“The Commission has sought a rationale from the Department as to how the savings of £1·7 million per annum will be achieved.”

It appears that the commissioners are not very clear on that. I wonder whether you had any comments on that particular issue, because you specifically mentioned it.

Mrs Kerr:

As you were speaking, I was flicking through the draft Budget paper to see whether it quantified spending on arm’s-length bodies. It provides a figure for an arm’s-length bodies budget of approximately £7 billion across all the Departments. The Executive’s budget review group is looking at the whole area of arm’s-length bodies and spend, so that is being addressed at that level.

Work is already under way in OFMDFM. We met arm’s-length bodies last week and discussed quite extensively the potential for realising efficiencies through shared working and shared back-office and support services. The review that OFMDFM is taking forward will look at its own arm’s-length bodies. Some of our sponsored bodies already share things such as personnel or accounting services, and there is also some sharing of accommodation. We want to look at the area of accommodation more carefully to consider whether there is potential for bodies to come together. Some have spare capacity in the buildings that they occupy, and some would like to move to more cost-effective locations, so we will consider everything to see the potential to deliver savings.

The overall wind-up cost of ERINI is around £1 million, and that is more than just pure redundancy costs. I can find out whether we have forecast what the specific redundancy element of that would be, so I will come back to the Committee on that, if that is OK.

Your final question on the Victims’ Commission raised the issue of the £1·7 million. That saving is from overall victims and survivors’ sectoral funding. As I mentioned at the outset, there are a number of developments. The Northern Ireland Memorial Fund and its administration of funding to individual victims and survivors is moving to a needs-led approach. That will also be the approach for the new victims and survivors’ service. That obviously increases the level of data and knowledge that we have on the needs of victims and survivors and the financial consequences of those needs, which gives us greater certainty in financial planning.

The victims and survivors’ service itself will lead to efficiencies and savings in how support is delivered to victims and survivors. As part of that process, we will be looking at the future of the Northern Ireland Memorial Fund, because its role will be overtaken on a phased basis by the new service. Therefore, the £1·7 million is the figure for what we have tried to achieve in the savings measures overall. That is to be delivered through efficiencies or delivering services in a more effective way. In the savings measures, both we and the Ministers have been very keen to avoid any form of cuts or arbitrary reductions to programmes. We have tried to look at using the knowledge that we have from the current Budget period and the status of various programmes and progression to calculate our requirements in the Budget period and where we could effect savings as a result.

Mr Spratt:

Thank you for the answers that you have given, which have been very clear. I want to ask about the arm’s-length bodies. I use the Policing Board as an example for no other reason than it is the arm’s-length body that I know best. The problem in the Policing Board applies across arm’s-length bodies — it is something that has to be tackled and it is a legacy of direct rule. The Policing Board’s structure includes a chief executive officer, a deputy and four directorates. It has 22 or 23 deputy principals, 22 or 23 staff officers, nine administrative assistants and one typist. I would like to hear anyone tell me that that structure would be sustainable in a plc. That is a scandal.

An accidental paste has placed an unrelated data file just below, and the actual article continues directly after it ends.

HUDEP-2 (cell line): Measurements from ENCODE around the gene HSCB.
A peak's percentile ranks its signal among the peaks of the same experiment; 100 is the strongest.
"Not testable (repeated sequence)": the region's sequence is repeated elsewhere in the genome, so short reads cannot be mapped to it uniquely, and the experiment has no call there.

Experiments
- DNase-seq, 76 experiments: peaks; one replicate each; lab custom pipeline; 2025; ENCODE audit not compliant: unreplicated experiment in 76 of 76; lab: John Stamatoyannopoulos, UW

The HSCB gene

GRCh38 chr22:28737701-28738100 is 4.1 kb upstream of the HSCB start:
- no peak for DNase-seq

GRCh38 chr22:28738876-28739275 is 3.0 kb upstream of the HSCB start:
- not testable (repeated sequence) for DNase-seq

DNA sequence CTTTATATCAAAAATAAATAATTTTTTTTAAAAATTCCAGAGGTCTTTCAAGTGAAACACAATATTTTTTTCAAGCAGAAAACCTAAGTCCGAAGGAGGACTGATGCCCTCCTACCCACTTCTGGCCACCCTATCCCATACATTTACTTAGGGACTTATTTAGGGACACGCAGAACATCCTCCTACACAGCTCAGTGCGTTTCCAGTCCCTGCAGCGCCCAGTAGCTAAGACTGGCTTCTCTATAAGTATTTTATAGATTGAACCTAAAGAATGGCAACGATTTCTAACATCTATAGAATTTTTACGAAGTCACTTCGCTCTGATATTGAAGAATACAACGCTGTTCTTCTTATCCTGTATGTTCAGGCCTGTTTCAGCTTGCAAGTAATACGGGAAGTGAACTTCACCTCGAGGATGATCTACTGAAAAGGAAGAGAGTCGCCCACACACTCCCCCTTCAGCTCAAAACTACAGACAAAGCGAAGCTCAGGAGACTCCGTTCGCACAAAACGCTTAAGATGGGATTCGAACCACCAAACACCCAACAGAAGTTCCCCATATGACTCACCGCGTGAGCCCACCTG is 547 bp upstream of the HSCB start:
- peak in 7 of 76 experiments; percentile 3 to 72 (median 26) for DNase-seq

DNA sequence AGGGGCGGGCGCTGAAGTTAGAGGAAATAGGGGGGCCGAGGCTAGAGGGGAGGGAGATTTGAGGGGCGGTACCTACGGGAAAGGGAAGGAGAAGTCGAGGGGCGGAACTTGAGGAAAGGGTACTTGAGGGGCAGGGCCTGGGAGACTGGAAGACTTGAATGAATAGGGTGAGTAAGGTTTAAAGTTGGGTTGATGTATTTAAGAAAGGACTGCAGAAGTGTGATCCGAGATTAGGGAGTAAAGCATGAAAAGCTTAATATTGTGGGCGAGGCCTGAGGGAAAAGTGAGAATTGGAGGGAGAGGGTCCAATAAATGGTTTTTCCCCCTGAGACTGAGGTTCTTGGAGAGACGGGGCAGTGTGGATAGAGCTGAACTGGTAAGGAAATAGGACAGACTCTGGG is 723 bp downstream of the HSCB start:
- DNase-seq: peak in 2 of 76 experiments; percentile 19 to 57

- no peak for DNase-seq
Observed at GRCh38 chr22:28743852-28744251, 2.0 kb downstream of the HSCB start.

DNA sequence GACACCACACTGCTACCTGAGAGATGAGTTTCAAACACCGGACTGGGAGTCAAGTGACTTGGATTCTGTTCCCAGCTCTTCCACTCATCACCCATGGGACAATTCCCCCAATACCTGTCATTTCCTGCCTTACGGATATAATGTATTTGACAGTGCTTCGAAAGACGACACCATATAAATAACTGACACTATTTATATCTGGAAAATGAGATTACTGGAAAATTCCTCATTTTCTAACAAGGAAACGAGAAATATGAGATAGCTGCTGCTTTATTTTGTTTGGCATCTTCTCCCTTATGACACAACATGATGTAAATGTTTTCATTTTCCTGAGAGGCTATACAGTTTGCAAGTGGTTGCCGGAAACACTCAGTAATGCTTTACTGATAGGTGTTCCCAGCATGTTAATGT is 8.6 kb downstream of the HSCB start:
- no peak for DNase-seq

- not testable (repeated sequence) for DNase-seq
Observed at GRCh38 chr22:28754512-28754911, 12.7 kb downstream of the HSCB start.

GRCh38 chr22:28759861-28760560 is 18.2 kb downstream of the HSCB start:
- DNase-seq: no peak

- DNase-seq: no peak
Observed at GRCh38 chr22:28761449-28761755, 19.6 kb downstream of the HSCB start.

A £7 billion bill for arm’s-length bodies is scary, because a lot of that money that could be far better spent in health, in enterprise, trade and investment and, indeed, in some of the areas that we have to deal with ourselves. There needs to be a very clear look at those bodies. I am using the Policing Board merely as an example, but I suspect that every other arm’s-length body has the same type of structure. That is a culture that was allowed to creep in during direct rule, and a blind eye was turned to it by direct rule Ministers.

Mrs Kerr:

The figure for total spend on arm’s-length bodies across the Executive obviously includes quite significant spending in health through its bodies.

Mr Spratt:

I understand that.

Mrs Kerr:

As far as the structures are concerned, one of the savings measures being proposed by OFMDFM is the 3% efficiency target in the administration cost of the arm’s-length bodies. That is in addition to looking at the rationalisation of the bodies and how they could share services and so on. The arm’s-length bodies will be looking at how they can deliver those savings. It is likely that, in doing so, they will look at staffing structures as part of that process.

The objective is to ensure the most efficient delivery of services from those overheads, for both the Department and the arm’s-length bodies, whilst minimising or avoiding any impact on the delivery of front line services.

Mrs D Kelly:

I am tempted to say that the Executive have not exactly taken some of the tough decisions on the review of public administration: the 26 local chief executives, and God knows how many directors at local authority level.

We advertised for one victims’ commissioner, ended up with four, and we are now down to three. When is the term of office for the victims’ commissioners up for renewal? Are there any plans now that we are, hopefully, a more mature political establishment, to opt for one victims’ commissioner?

Mrs Kerr:

I do not have the detail on the terms of office. Would it be acceptable for me to come back to the Committee with an answer to those questions?

Mrs D Kelly:

Yes. I think it is next June.

Your assessment of the winding up of ERINI is that it had no negative impacts on the public. I find that hard to believe. What mitigating factors are there with regard to work that ERINI was commissioned to do? Nothing is in place that I can see to cover that work now.